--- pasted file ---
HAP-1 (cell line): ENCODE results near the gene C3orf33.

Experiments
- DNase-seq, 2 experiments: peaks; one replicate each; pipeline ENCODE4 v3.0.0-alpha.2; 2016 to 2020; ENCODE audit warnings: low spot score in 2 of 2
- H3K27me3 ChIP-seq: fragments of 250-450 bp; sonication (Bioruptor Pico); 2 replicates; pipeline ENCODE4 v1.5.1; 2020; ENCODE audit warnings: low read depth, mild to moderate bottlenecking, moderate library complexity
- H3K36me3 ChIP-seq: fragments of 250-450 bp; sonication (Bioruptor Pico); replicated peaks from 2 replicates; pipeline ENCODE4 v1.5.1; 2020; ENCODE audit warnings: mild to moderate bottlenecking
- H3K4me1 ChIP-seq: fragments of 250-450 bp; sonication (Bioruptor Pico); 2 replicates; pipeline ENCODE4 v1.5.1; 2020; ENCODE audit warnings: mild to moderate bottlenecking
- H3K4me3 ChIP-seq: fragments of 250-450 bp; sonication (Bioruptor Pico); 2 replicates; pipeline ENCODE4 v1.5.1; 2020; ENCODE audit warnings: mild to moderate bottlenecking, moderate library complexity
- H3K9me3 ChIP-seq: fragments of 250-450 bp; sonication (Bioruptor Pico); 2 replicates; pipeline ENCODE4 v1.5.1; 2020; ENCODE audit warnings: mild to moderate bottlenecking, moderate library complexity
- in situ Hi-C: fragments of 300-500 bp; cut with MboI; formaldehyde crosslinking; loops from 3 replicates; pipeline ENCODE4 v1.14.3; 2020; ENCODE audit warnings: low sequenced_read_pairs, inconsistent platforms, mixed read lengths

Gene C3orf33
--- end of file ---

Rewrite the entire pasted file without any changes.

HAP-1 (cell line): ENCODE results near the gene C3orf33.

Experiments
- DNase-seq, 2 experiments: peaks; one replicate each; pipeline ENCODE4 v3.0.0-alpha.2; 2016 to 2020; ENCODE audit warnings: low spot score in 2 of 2
- H3K27me3 ChIP-seq: fragments of 250-450 bp; sonication (Bioruptor Pico); 2 replicates; pipeline ENCODE4 v1.5.1; 2020; ENCODE audit warnings: low read depth, mild to moderate bottlenecking, moderate library complexity
- H3K36me3 ChIP-seq: fragments of 250-450 bp; sonication (Bioruptor Pico); replicated peaks from 2 replicates; pipeline ENCODE4 v1.5.1; 2020; ENCODE audit warnings: mild to moderate bottlenecking
- H3K4me1 ChIP-seq: fragments of 250-450 bp; sonication (Bioruptor Pico); 2 replicates; pipeline ENCODE4 v1.5.1; 2020; ENCODE audit warnings: mild to moderate bottlenecking
- H3K4me3 ChIP-seq: fragments of 250-450 bp; sonication (Bioruptor Pico); 2 replicates; pipeline ENCODE4 v1.5.1; 2020; ENCODE audit warnings: mild to moderate bottlenecking, moderate library complexity
- H3K9me3 ChIP-seq: fragments of 250-450 bp; sonication (Bioruptor Pico); 2 replicates; pipeline ENCODE4 v1.5.1; 2020; ENCODE audit warnings: mild to moderate bottlenecking, moderate library complexity
- in situ Hi-C: fragments of 300-500 bp; cut with MboI; formaldehyde crosslinking; loops from 3 replicates; pipeline ENCODE4 v1.14.3; 2020; ENCODE audit warnings: low sequenced_read_pairs, inconsistent platforms, mixed read lengths

Gene C3orf33